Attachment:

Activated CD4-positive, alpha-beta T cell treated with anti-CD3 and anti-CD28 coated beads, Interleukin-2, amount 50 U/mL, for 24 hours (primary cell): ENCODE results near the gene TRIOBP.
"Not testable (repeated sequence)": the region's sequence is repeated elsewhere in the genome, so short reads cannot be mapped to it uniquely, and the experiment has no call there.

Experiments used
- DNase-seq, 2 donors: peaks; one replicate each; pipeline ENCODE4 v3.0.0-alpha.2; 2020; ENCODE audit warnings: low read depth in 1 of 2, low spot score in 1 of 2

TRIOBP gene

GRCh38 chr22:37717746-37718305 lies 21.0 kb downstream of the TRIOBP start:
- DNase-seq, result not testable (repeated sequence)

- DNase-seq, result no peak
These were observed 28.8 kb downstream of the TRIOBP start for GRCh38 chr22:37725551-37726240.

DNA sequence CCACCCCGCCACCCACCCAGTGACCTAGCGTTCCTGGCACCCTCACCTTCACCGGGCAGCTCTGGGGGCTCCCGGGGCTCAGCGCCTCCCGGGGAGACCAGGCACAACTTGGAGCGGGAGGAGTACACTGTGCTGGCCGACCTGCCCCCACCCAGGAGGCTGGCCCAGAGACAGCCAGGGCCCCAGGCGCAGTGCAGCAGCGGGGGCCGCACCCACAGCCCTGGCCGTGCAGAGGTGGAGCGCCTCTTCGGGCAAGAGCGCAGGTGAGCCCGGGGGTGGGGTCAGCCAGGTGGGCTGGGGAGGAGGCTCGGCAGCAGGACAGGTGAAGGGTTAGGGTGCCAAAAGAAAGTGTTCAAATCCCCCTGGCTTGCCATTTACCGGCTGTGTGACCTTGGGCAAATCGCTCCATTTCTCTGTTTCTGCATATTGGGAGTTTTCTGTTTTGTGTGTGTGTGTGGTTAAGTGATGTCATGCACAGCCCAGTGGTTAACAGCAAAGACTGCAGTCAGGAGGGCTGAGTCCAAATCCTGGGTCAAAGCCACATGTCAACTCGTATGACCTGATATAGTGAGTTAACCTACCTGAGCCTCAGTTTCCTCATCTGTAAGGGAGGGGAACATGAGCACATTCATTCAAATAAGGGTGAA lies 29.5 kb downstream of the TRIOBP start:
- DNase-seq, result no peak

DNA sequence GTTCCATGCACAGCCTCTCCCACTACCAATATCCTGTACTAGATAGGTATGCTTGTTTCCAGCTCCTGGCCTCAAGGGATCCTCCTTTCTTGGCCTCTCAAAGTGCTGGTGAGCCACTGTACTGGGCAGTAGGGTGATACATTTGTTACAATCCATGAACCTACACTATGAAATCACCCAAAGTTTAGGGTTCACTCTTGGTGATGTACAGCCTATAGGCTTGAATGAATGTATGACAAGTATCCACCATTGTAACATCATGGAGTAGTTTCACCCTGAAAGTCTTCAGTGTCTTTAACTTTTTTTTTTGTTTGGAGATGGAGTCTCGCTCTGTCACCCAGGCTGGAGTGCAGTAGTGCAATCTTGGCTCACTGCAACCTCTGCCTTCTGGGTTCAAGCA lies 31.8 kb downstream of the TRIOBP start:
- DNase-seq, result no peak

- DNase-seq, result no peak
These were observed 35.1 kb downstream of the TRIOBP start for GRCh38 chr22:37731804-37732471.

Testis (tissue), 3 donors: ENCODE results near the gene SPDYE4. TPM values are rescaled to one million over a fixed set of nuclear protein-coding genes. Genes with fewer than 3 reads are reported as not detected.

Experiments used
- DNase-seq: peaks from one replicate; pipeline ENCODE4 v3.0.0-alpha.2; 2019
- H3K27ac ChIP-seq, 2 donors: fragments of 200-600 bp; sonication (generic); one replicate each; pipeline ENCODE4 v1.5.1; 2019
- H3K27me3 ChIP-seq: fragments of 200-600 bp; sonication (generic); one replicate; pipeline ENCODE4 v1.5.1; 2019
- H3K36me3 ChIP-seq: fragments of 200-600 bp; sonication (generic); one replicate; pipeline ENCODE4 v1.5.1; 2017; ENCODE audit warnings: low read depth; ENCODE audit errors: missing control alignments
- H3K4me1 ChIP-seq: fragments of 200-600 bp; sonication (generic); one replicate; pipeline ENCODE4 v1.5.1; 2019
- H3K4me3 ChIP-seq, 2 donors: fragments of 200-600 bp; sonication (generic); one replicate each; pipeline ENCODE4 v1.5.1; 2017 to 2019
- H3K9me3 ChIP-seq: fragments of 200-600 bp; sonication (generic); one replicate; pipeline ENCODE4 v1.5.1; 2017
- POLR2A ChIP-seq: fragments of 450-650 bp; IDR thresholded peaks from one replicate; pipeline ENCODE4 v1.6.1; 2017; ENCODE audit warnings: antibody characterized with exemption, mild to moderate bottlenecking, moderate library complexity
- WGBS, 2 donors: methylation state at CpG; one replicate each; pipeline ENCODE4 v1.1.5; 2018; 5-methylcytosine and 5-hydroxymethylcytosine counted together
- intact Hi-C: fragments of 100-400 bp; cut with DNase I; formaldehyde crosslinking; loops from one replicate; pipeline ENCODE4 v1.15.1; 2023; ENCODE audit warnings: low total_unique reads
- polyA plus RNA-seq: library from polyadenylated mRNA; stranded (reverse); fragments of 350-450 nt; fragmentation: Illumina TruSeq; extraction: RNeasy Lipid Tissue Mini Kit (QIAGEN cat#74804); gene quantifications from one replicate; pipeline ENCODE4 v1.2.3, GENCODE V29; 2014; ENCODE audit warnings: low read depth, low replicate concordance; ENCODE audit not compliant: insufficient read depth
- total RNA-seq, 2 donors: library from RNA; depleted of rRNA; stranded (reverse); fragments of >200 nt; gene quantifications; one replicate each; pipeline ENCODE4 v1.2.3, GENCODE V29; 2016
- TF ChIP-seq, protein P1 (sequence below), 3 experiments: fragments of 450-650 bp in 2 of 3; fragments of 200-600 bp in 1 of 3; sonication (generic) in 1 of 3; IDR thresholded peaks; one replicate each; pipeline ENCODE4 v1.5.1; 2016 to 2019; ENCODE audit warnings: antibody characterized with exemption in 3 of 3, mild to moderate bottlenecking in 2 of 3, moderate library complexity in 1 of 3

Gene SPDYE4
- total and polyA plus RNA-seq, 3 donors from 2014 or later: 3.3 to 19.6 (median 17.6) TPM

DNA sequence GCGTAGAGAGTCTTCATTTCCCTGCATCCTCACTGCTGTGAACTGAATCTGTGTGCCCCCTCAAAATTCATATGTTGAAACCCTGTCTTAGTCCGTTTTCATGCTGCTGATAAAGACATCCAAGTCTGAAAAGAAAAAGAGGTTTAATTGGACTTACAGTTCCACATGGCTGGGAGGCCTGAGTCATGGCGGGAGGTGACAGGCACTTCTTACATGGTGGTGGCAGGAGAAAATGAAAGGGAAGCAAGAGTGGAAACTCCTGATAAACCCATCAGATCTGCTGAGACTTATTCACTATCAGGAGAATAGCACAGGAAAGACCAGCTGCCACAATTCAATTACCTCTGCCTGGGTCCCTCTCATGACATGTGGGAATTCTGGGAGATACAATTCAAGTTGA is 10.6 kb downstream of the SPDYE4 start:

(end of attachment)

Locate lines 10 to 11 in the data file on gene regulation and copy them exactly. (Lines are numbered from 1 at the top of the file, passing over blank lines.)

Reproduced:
DNA sequence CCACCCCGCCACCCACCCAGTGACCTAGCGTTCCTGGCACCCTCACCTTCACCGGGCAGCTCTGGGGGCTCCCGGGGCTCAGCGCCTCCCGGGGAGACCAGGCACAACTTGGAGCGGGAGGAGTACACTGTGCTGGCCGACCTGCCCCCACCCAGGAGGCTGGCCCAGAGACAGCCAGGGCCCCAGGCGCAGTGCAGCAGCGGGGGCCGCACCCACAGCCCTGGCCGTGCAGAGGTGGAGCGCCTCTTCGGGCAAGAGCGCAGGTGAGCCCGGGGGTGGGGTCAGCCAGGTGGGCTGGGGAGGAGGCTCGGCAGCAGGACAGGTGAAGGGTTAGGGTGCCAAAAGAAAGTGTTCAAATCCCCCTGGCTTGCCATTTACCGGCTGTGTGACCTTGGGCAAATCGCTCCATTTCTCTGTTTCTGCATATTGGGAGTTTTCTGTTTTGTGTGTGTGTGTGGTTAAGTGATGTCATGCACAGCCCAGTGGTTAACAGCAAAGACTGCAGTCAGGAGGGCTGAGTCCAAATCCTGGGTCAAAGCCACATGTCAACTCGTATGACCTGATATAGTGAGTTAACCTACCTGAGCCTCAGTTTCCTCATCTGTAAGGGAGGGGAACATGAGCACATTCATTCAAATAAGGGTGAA lies 29.5 kb downstream of the TRIOBP start:
- DNase-seq, result no peak